Pet owners must leash their animals in El Paso County regional parks or face fines, county commissioners decided Thursday.

The officials also approved closing the parks at 9 p.m. instead of 11 p.m.

The leash law, which doesn’t apply to dog parks, will result in a $50 fine for first-time violators, $100 the second time and $150 the third time.

It takes effect in Bear Creek, Fountain Creek, Falcon, Fox Run, Black Forest and Homestead regional parks.

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“Unfortunately, sometimes rules have to be made because not everyone is a responsible dog owner,” said Commissioner Cami Bremer, who voted for the changes with three other commissioners. Commissioner Stan VanderWerf was absent and excused.

Dogs still can run free at the Bear Creek and Fox Run dog parks, and off-leash areas are to open this spring at Fountain Creek and Falcon.

But some said dog parks aren’t optimum for every dog.

“I can no longer take my dog to the Bear Creek Dog Park because he ends up with a G.I. problem, and that’s a $170 vet bill,” said Sharon Post.

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The county rescinded its leash law years ago for owners who maintained voice command over their dogs. But nearly 80 people told parks staff last year that the leash law is needed, said Tim Wolken, county director of community services.

A few people said dogs bit them at Fox Run Regional Park, and others expressed concern about off-leash dogs attacking other dogs or causing trouble for equestrians, Wolken said.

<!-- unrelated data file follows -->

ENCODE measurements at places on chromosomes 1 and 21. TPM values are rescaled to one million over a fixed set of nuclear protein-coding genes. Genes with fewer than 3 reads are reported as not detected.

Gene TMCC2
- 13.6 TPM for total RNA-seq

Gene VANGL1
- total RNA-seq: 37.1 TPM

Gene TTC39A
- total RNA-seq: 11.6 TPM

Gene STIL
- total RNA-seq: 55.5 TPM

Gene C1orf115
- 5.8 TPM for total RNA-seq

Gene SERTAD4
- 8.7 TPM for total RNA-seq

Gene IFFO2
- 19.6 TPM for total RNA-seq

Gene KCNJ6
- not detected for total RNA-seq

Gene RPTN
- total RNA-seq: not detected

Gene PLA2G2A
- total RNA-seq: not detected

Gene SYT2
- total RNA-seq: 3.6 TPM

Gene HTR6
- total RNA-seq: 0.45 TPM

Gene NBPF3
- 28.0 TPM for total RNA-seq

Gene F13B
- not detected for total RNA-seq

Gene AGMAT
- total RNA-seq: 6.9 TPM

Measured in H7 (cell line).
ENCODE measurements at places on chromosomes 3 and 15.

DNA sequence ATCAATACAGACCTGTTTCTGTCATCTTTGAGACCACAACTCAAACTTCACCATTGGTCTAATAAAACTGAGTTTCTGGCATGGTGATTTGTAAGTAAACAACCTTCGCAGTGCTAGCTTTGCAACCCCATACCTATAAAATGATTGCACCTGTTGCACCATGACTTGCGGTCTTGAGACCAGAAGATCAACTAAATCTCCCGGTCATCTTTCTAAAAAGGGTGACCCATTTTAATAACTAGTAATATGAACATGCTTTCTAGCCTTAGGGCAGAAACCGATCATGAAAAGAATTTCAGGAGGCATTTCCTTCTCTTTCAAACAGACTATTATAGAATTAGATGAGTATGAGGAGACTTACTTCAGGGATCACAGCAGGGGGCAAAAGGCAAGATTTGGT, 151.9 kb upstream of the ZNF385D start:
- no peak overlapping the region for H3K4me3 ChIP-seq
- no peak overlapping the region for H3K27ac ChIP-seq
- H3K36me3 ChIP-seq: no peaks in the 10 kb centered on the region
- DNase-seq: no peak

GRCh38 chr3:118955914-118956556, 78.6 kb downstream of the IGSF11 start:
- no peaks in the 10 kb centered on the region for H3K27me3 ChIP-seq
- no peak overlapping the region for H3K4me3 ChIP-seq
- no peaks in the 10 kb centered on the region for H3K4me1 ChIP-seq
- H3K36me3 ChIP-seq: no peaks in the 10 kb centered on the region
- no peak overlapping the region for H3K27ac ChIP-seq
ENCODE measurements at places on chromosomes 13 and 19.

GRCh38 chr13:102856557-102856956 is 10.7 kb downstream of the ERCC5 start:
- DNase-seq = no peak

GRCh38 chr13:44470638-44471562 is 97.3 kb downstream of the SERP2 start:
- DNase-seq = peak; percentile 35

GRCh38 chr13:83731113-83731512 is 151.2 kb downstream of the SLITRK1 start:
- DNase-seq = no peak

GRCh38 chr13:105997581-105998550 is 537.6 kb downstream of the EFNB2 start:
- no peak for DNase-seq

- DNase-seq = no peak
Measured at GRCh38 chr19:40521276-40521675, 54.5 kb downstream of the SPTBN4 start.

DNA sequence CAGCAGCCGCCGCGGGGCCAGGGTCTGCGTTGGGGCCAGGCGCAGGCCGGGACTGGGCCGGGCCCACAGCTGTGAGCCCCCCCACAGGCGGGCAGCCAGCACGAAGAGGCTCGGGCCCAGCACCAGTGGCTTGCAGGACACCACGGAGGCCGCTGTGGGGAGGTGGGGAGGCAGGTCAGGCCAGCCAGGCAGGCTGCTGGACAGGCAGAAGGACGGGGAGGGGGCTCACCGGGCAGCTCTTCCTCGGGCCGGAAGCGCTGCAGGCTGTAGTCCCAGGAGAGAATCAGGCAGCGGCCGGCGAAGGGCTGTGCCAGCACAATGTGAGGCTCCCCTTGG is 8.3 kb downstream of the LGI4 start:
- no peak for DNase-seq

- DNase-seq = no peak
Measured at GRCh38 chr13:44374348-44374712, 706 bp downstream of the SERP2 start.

Officials have also found that the voice control rule can be subjective, making it difficult for county staff, law enforcement and the Humane Society to enforce it, Wolken said. Plus, cleaning up pet waste is harder when unleashed dogs leave trails, he said.

“I don’t think you’re going to see hundreds and hundreds of tickets given out because of dogs not on a leash,” Wolken told commissioners. “We’re looking for the extreme cases. So if you’ve got a dog that’s very well-controlled and you’re out in the middle of a park systems some place and there’s not anybody near you, the odds of you getting a ticket, frankly, for a dog not on a leash, is quite slim.”

Commissioners also directed park staff to research potentially allowing pet owners to use electronic collars instead of a leashes.

E-collars are training tools that let pet owners to send signals to their dogs, via wireless technology, to help the animals understand good and bad behavior.

Resident Richard Sullivan asked that e-collars be permitted as an alternative to leashes. He told commissioners he uses an e-collar to summon his German shorthaired pointer, Dutch, when they’re walking at Bear Creek Regional Park.

“My dog is a high energy dog. He moves around a lot,” Sullivan said, holding his e-collar and accompanying signaling device. “I push this button, and he’s right there.”

More than 300 people provided input on the leash law since the county announced it was considering the rule change. About 180 supported it, and nearly 125 opposed it, the staff reported. The county Park Advisory Board endorsed it.

The shortened park hours were proposed because of increased vandalism in parks at night, costing about $10,000 last year.

“The bottom line is we’re looking for a safe and enjoyable experience for all park users,” Wolken said.

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